Post by Kevin Thurlow » Wed Jul 22, 2020 9:05 am

"I might be mistaken, but I believe it was James Fenimore Cooper (Last Of The Mohicans, etc) who invented the term, or at any rate popularised it, along with other cliched phrases ("white man speak with forked tongue", and so on)."

Published in 1826, so quite possible.

Nick Grey
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Re: Paleface Attack

Post by Nick Grey » Wed Jul 22, 2020 7:40 pm

Last Of The Mohicans. "I agree

India pale ale (IPA) Attack was popular in the 1980s. befo re during after a game.

Neil Graham
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Re: Paleface Attack

Post by Neil Graham » Thu Jul 23, 2020 2:03 pm

Could I thank everyone for their contributions so far. As Indian defences were named after India it's rather confusing that the so-called Paleface Attack is supposedly an antidote to the Red Indians of America. So to date a patchy response.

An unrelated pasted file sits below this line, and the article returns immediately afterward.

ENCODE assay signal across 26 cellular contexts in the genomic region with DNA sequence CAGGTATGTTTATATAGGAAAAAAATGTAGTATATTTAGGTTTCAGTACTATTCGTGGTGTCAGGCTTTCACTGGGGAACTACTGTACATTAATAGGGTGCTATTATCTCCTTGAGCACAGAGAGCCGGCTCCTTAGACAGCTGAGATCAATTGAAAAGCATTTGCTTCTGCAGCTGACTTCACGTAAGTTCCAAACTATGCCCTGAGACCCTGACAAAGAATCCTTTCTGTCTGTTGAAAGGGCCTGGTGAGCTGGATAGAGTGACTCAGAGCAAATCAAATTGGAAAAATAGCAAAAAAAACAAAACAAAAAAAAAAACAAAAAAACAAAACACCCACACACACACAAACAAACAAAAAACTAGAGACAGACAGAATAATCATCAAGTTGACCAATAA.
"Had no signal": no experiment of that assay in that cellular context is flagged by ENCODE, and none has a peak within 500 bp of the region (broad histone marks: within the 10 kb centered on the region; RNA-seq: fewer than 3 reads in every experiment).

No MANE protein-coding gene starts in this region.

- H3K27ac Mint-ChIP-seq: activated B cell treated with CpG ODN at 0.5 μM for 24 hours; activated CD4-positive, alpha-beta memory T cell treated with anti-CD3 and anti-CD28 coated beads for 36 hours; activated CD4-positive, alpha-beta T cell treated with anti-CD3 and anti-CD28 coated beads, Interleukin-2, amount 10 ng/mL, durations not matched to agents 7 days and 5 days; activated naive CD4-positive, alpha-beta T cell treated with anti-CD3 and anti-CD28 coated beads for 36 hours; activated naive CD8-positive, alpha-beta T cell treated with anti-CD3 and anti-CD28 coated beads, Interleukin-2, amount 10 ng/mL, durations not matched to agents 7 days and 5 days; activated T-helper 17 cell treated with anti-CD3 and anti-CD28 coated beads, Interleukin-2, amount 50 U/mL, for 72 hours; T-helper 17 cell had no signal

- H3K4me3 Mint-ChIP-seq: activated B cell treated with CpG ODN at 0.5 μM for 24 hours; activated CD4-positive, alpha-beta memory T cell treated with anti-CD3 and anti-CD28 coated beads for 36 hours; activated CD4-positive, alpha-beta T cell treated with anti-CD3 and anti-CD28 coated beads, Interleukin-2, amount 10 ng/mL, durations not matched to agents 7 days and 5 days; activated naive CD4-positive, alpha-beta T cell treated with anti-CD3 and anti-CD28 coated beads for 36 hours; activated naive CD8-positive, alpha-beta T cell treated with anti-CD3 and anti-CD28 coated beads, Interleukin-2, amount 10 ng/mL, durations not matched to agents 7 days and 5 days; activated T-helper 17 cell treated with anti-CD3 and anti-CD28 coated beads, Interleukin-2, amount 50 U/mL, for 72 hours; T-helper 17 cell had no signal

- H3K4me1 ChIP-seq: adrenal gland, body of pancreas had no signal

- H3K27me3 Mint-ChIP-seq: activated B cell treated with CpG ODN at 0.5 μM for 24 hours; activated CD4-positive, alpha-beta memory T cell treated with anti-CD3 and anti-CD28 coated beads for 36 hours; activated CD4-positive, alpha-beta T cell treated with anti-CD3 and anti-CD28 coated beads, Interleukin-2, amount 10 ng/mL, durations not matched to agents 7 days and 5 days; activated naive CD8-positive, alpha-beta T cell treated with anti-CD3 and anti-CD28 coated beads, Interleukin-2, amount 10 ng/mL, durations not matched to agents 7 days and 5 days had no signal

I note that recently Donald Trump said he'd wear a mask "like the Lone Ranger" - those of us who remember the Lone Ranger might find that amusing.

The Lone Ranger and Tonto were riding through the desert when the thunder of hooves could be heard behind them.

The Lone Ranger turned and saw 100 Indians on horses pursuing them. He spoke to Tonto "We're being chased by 100 Sioux," to which Tonto replied "Yes, Kemosabe". Turning he saw more Indians "And on our left, 100 Comanches" to which Tonto replied "Yes, Kemosabe"
"And to our right, 100 Pawnee" "Yes Kemosabe" and finally "This canyon finishes in a dead end" to which Tonto replied "What you say, Paleface?"